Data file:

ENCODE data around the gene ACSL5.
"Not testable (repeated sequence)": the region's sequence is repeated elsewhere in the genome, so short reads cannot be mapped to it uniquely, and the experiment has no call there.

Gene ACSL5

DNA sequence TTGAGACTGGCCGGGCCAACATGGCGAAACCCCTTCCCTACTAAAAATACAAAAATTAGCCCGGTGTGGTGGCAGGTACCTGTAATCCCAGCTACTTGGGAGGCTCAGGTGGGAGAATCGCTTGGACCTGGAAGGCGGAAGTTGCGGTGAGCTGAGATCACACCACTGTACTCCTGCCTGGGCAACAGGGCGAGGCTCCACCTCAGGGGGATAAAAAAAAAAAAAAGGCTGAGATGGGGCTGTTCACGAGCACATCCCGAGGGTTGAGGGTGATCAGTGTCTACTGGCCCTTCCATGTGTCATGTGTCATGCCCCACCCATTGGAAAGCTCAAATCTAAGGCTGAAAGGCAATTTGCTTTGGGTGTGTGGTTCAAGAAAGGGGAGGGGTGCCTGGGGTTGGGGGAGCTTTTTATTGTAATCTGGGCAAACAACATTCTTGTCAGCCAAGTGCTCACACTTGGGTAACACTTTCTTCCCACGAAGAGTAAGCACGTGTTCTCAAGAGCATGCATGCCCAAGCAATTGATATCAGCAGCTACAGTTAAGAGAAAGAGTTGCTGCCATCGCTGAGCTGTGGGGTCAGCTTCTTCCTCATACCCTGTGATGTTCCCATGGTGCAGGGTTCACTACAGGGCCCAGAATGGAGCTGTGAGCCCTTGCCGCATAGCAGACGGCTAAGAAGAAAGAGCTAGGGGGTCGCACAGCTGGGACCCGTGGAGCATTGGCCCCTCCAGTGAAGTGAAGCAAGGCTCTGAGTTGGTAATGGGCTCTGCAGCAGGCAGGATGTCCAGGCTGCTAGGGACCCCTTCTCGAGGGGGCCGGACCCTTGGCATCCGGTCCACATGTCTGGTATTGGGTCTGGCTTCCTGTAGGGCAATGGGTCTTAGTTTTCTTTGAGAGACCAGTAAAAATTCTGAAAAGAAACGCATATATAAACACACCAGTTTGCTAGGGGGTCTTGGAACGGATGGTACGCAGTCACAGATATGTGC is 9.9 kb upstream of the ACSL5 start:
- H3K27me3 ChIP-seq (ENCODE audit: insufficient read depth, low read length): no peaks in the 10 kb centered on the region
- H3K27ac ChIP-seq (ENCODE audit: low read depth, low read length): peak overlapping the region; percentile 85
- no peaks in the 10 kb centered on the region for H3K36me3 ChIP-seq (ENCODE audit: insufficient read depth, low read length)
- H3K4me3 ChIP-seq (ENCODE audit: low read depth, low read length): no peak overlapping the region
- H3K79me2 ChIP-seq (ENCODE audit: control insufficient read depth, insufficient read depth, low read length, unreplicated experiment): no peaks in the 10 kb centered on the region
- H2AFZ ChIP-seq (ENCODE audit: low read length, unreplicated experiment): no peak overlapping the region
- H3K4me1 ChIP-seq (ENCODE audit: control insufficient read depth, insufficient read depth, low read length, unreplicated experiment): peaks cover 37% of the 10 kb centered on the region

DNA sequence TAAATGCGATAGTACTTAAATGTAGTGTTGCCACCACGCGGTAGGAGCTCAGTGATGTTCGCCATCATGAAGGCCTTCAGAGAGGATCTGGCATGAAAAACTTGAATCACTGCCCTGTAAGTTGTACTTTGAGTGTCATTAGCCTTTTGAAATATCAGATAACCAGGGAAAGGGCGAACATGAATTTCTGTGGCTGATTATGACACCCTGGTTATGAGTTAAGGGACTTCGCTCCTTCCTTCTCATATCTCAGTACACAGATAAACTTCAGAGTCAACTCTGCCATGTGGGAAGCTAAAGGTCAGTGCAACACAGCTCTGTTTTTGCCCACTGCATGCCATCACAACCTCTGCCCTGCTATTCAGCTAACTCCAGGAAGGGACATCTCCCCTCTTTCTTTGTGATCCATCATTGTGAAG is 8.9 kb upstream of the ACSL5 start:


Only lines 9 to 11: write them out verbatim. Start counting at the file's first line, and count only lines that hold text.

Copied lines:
- H3K79me2 ChIP-seq (ENCODE audit: control insufficient read depth, insufficient read depth, low read length, unreplicated experiment): no peaks in the 10 kb centered on the region
- H2AFZ ChIP-seq (ENCODE audit: low read length, unreplicated experiment): no peak overlapping the region
- H3K4me1 ChIP-seq (ENCODE audit: control insufficient read depth, insufficient read depth, low read length, unreplicated experiment): peaks cover 37% of the 10 kb centered on the region